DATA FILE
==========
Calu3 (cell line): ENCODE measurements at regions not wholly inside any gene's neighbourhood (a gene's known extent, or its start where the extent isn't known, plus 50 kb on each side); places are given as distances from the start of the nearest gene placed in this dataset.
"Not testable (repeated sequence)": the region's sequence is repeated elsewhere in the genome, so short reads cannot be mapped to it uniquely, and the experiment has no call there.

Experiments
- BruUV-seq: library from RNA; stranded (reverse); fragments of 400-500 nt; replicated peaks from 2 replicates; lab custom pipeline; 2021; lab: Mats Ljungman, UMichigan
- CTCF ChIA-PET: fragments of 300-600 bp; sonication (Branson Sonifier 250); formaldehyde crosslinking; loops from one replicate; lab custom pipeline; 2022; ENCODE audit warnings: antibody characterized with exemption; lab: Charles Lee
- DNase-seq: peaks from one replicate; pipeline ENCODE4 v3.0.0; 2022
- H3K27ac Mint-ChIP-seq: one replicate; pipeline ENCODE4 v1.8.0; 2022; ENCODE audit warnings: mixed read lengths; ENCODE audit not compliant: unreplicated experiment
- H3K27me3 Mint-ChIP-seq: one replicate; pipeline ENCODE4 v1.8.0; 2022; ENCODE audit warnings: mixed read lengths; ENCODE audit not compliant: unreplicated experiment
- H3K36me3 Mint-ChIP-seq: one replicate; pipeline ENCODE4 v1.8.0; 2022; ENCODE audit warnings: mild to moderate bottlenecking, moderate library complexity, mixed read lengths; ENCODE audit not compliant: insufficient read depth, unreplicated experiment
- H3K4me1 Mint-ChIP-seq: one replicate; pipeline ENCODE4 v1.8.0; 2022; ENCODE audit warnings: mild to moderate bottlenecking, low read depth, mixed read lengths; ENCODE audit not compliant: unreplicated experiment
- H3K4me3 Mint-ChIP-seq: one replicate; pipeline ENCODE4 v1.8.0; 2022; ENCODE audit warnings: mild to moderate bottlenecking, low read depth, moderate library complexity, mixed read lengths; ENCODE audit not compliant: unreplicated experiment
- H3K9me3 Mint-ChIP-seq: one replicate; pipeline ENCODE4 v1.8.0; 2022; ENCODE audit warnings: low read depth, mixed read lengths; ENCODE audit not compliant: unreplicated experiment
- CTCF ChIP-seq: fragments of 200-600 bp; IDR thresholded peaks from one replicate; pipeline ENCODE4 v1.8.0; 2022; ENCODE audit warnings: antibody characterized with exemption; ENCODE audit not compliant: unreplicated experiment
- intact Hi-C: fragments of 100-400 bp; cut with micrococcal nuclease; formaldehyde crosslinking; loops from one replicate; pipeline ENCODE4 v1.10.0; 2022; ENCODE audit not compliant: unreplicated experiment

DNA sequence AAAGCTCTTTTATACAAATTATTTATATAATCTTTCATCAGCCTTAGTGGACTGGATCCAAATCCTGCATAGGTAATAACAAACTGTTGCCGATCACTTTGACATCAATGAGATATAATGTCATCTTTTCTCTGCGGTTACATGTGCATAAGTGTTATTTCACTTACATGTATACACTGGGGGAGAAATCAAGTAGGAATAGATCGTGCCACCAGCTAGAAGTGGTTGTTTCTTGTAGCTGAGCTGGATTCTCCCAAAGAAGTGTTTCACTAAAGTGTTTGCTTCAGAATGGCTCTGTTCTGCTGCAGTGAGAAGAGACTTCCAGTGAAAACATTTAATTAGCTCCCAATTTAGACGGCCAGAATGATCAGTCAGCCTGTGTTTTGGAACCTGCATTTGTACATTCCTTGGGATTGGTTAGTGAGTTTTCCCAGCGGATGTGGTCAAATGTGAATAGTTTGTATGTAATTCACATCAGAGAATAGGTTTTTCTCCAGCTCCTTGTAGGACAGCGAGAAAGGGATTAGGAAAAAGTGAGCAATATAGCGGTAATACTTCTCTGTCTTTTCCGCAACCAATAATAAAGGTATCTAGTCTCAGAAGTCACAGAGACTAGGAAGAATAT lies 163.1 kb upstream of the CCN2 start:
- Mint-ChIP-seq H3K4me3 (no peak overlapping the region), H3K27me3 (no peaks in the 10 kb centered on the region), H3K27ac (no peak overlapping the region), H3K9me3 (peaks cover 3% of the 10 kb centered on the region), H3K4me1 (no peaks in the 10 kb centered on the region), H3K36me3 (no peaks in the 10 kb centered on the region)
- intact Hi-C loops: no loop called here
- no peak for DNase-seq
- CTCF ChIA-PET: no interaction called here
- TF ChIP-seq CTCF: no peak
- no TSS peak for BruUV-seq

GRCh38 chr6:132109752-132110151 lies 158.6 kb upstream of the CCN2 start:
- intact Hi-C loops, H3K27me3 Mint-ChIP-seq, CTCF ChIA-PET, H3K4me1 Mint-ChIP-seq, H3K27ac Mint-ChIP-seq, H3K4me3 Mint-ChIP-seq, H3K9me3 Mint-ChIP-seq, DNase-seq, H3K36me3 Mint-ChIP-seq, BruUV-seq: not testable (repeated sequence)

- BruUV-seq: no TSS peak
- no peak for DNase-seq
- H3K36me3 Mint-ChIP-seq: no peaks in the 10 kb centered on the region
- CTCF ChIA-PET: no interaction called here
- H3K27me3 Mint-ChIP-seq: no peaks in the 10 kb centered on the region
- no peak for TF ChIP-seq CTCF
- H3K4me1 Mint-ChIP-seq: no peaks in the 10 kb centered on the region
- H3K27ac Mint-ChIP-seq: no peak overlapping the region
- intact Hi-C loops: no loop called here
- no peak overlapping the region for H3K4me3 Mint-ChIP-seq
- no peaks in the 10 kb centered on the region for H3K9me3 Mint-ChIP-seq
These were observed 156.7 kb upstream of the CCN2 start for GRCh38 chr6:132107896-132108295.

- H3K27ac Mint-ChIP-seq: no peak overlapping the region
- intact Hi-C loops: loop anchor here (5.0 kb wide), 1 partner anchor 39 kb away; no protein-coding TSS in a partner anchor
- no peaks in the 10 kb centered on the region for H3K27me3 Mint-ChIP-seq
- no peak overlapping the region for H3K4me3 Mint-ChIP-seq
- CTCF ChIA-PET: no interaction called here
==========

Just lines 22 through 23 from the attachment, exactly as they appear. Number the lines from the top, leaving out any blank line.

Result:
GRCh38 chr6:132109752-132110151 lies 158.6 kb upstream of the CCN2 start:
- intact Hi-C loops, H3K27me3 Mint-ChIP-seq, CTCF ChIA-PET, H3K4me1 Mint-ChIP-seq, H3K27ac Mint-ChIP-seq, H3K4me3 Mint-ChIP-seq, H3K9me3 Mint-ChIP-seq, DNase-seq, H3K36me3 Mint-ChIP-seq, BruUV-seq: not testable (repeated sequence)